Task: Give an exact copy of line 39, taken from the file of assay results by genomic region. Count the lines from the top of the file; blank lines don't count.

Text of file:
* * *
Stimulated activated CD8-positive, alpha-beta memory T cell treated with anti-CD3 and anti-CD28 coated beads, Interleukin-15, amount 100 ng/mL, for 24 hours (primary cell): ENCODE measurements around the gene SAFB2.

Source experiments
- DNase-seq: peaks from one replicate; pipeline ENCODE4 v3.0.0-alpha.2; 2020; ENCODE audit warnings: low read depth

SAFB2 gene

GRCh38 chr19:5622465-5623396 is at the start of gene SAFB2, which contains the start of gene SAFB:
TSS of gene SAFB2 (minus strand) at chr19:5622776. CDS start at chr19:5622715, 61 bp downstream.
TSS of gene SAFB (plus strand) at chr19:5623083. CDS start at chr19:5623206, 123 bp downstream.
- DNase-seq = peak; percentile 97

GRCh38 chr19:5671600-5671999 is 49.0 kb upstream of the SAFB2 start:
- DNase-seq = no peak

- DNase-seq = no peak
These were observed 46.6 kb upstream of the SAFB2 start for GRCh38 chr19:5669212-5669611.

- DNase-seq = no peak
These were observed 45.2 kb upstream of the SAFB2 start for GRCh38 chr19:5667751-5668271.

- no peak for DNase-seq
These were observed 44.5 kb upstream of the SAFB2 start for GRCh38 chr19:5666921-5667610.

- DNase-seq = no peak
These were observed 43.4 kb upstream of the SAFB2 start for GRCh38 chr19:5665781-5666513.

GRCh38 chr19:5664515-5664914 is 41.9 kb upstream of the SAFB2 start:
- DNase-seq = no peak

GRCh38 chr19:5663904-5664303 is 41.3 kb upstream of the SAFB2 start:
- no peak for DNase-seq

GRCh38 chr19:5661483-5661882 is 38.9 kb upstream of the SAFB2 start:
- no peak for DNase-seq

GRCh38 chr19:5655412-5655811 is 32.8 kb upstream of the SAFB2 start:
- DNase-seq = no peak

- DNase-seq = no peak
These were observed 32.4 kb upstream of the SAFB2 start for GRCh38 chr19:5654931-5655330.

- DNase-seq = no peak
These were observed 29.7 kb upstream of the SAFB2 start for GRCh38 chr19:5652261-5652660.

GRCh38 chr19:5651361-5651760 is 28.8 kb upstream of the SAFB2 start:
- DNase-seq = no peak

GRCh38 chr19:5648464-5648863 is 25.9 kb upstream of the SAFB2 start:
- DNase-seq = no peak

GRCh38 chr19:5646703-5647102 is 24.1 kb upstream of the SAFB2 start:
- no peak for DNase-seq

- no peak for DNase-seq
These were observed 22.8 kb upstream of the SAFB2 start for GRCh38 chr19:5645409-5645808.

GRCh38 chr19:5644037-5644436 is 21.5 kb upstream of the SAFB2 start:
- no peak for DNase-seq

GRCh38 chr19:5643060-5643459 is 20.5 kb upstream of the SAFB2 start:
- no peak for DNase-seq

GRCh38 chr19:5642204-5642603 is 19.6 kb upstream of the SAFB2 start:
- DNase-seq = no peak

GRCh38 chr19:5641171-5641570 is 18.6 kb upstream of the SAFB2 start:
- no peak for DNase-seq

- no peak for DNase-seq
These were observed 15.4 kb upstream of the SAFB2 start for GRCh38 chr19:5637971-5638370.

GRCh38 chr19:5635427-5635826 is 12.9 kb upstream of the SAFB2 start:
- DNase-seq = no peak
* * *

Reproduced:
GRCh38 chr19:5644037-5644436 is 21.5 kb upstream of the SAFB2 start: